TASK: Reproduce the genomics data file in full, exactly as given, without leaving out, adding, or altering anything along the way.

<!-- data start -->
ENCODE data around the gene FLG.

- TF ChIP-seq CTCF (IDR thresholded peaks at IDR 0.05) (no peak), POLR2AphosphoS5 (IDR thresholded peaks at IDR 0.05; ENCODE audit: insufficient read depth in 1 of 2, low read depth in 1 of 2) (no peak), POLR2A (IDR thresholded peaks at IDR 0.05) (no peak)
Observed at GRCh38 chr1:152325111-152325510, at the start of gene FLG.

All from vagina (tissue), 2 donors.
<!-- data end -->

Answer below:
ENCODE data around the gene FLG.

- TF ChIP-seq CTCF (IDR thresholded peaks at IDR 0.05) (no peak), POLR2AphosphoS5 (IDR thresholded peaks at IDR 0.05; ENCODE audit: insufficient read depth in 1 of 2, low read depth in 1 of 2) (no peak), POLR2A (IDR thresholded peaks at IDR 0.05) (no peak)
Observed at GRCh38 chr1:152325111-152325510, at the start of gene FLG.

All from vagina (tissue), 2 donors.